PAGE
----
After rejecting a request by white nationalist Richard Spencer to speak on campus and being threatened with a federal lawsuit, the University of Florida has set a tentative Oct. 19 date for an appearance by the “alt-right” leader.
“As a public institution, UF is required by law to make a good faith effort to provide options for a reasonable date, time and campus venue, no matter how much we detest the points of views expressed. As with any event, we also have a responsibility to assess safety and security risks, and will continue to do so until the event,” the university said in a news release.
University President Kent Fuchs last month rejected a request by Spencer, president of the National Policy Institute, to appear Sept. 12 at a campus forum.
Fuchs cited security concerns in the wake of a deadly white-nationalist rally Aug. 12 in Charlottesville, Va., in which a car plowed into a group of counter-protesters, killing 32-year-old Heather Heyer. Two Virginia state troopers also died in a helicopter crash while monitoring the situation.
But Gary Edinger, a Gainesville First Amendment lawyer, threatened to sue the university on behalf of Spencer, the National Policy Institute, and Cameron Padgett, a Georgia State University student involved in organizing Spencer's speech.
Edinger said he and university officials are still working out "some small details, but the parties appear to have a meeting of the minds" regarding how much the university will be allowed to charge his clients for security. The speech would be held at the university's Phillips Center for the Performing Arts.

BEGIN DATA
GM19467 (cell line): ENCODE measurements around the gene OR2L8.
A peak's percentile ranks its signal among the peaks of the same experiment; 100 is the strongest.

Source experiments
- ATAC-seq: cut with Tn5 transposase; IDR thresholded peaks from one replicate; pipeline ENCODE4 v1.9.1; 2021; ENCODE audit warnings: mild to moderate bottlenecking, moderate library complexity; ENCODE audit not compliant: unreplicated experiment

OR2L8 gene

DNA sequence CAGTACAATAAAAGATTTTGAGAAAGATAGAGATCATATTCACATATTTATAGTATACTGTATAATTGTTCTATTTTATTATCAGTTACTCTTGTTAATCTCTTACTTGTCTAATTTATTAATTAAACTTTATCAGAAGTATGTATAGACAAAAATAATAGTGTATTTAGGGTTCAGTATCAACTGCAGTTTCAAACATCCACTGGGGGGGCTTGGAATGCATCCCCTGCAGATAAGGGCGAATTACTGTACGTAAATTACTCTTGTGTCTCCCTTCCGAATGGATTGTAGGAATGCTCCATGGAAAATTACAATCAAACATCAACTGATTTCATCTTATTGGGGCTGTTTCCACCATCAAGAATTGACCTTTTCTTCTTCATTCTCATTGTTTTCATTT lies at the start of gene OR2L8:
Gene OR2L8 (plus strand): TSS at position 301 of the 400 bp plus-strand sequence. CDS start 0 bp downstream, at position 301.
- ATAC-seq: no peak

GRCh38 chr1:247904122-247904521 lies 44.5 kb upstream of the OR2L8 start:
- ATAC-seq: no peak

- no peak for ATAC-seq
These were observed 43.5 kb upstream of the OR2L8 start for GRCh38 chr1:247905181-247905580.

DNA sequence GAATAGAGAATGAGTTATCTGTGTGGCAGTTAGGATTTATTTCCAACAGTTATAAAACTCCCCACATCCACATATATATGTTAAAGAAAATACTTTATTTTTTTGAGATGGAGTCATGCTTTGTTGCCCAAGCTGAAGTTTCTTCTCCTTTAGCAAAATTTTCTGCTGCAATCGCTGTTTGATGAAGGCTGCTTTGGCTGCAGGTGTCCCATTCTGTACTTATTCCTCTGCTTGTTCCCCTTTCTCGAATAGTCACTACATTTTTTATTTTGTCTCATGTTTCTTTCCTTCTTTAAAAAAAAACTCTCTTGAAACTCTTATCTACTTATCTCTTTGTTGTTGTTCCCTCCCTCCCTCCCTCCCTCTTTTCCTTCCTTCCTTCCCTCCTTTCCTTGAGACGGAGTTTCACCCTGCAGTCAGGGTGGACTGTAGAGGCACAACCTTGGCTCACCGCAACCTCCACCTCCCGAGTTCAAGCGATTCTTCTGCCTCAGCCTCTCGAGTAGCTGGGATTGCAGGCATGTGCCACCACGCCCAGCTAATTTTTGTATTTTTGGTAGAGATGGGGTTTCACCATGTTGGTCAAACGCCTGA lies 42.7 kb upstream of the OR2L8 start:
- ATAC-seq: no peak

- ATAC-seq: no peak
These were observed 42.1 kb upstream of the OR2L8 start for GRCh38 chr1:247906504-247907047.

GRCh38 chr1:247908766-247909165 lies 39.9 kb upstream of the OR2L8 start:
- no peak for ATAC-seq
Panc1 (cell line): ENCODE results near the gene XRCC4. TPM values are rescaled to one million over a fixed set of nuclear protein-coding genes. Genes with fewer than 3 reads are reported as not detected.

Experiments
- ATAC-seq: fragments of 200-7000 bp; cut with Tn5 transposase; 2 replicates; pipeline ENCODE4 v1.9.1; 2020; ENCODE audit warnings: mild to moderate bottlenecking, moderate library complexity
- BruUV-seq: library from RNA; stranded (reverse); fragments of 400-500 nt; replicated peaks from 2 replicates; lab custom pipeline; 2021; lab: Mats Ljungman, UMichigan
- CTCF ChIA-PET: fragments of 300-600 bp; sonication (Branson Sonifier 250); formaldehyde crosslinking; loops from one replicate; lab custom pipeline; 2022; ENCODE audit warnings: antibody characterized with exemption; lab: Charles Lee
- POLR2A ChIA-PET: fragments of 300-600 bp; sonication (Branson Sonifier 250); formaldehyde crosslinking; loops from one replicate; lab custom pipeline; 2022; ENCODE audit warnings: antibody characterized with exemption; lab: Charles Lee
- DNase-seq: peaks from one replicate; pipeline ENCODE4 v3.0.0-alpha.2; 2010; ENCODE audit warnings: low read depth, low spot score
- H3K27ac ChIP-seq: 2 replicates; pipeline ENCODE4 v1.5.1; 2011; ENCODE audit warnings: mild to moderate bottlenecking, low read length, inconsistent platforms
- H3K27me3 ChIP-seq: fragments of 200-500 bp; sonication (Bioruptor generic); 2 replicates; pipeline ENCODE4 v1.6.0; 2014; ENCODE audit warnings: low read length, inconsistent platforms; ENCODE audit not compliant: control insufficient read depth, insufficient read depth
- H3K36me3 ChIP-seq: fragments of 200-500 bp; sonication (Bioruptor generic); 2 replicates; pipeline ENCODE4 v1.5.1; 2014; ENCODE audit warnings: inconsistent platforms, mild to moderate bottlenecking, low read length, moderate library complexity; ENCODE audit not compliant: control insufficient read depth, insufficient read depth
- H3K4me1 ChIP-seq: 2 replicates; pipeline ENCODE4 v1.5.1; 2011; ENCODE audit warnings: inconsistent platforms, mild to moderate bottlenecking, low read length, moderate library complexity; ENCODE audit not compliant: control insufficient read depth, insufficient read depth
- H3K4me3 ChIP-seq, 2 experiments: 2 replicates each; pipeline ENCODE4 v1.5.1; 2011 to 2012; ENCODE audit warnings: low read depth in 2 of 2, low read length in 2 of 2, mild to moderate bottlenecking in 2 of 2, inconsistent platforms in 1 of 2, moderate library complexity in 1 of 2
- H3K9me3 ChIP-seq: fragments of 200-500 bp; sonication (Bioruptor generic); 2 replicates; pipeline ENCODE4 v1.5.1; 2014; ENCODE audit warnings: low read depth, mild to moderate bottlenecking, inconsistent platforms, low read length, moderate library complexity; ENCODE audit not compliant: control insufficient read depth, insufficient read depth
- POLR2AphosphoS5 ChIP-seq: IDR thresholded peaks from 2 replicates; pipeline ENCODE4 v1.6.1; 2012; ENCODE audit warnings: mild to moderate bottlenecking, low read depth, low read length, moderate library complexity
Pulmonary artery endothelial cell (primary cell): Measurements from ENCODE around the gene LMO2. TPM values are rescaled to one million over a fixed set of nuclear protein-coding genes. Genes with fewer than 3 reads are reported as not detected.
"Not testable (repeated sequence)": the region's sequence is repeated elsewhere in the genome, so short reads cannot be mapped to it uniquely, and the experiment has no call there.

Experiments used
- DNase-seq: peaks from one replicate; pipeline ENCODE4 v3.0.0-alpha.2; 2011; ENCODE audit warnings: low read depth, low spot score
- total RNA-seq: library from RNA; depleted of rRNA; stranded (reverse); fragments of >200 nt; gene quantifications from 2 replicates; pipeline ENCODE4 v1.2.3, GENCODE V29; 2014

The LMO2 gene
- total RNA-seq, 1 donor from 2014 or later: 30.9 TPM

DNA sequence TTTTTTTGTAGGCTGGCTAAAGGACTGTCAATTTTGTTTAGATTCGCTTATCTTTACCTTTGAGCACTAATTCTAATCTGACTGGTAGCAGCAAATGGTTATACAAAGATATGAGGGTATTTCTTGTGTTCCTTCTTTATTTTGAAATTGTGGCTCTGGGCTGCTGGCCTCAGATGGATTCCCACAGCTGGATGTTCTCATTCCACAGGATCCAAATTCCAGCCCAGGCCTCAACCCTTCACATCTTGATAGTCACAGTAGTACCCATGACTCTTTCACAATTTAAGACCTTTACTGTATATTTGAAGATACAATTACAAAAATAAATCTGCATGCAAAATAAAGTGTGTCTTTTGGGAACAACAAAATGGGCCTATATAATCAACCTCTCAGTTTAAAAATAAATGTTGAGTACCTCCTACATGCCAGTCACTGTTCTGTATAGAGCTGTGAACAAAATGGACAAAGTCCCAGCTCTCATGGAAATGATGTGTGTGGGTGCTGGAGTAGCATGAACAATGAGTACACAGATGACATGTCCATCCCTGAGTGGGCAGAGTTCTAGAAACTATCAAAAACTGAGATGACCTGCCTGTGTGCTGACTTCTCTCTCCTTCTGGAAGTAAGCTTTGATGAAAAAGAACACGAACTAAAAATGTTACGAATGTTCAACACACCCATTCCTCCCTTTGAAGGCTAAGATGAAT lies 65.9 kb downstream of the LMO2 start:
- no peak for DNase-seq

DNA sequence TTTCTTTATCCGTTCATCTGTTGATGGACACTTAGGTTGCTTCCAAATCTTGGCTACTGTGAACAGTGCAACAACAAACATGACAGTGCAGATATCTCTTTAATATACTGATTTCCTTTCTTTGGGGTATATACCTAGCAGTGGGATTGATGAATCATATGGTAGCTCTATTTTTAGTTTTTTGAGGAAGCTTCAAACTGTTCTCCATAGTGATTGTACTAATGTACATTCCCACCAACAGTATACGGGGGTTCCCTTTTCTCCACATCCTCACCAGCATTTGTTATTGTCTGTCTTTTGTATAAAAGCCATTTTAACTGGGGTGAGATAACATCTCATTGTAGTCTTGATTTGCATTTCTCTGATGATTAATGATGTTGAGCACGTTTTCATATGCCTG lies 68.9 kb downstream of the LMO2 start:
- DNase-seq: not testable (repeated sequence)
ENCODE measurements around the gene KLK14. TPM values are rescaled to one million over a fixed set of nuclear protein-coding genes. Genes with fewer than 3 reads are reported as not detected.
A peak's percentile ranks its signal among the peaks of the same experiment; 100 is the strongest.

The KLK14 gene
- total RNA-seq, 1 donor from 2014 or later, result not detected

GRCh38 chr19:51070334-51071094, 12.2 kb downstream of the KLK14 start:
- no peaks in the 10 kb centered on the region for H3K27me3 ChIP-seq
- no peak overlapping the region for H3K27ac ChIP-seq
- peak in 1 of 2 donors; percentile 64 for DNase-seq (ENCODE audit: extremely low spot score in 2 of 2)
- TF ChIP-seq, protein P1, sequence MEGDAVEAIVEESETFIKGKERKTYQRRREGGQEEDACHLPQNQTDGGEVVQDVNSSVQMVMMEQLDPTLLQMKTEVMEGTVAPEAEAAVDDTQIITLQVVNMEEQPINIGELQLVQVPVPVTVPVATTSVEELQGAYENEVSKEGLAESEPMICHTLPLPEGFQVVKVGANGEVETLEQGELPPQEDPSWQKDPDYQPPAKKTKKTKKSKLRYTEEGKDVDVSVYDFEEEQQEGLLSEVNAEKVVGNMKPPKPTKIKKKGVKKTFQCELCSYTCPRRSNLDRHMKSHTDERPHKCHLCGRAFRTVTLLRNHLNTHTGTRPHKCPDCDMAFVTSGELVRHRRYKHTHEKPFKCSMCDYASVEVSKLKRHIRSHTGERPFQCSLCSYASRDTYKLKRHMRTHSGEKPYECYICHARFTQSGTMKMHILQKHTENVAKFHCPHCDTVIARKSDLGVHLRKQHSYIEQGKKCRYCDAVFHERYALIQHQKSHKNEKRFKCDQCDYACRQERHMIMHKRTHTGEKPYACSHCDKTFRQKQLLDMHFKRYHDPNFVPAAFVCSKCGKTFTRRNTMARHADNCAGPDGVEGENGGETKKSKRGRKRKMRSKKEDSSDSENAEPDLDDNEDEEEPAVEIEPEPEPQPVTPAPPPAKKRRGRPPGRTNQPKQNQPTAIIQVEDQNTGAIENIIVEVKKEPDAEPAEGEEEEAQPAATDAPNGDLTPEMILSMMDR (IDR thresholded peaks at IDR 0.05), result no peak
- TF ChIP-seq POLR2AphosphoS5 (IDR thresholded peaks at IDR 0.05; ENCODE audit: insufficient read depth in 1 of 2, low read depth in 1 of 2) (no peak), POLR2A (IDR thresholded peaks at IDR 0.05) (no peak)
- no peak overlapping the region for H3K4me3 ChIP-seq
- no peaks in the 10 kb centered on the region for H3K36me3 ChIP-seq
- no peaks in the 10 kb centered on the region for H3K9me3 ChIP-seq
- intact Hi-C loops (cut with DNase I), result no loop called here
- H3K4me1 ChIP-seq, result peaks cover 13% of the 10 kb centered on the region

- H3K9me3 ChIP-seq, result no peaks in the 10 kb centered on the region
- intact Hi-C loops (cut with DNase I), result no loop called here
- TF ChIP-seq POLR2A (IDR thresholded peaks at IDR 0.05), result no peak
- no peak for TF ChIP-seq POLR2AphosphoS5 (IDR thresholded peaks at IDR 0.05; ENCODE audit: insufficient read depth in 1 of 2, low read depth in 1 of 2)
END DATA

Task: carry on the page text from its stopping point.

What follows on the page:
"This was no doubt a sensitive and difficult issue for the University of Florida, but all citizens should be pleased that the First Amendment was ultimately respected," Edinger said.
Spencer, a controversial figure who has been an outspoken supporter of President Donald Trump, earned notoriety following a press conference where followers broke out in Nazi-like salutes in response to Spencer saying, “Hail Trump, hail our people, hail victory!”
Earlier this year, Auburn University paid $29,000 in legal fees for Padgett after he sued the school for denying Spencer the opportunity to speak.
In a Sept. 7 news release, University of Florida officials said the Oct. 19 date wasn't finalized.
The school has been meeting for a month with state, local and federal law-enforcement agencies to come up with a “comprehensive campus and community security plan,” according to the release.
“UF deplores Spencer's and the National Policy Institute's rhetoric and views, which run counter to those of this institution. We also acknowledge that many of our students, faculty and staff are disproportionately impacted by their racism,” the release said. “While this event is not in any way affiliated with the university, UF supports the constitutional right to free speech, and our role as a public university includes legal obligations to allow a wide range of viewpoints to be expressed by external groups ---- even when they are contrary to the core values of our university.”
Edinger and other First Amendment lawyers maintain that the university's ability to restrict controversial figures like Spencer from appearing on campus is limited, even in the aftermath of Charlottesville.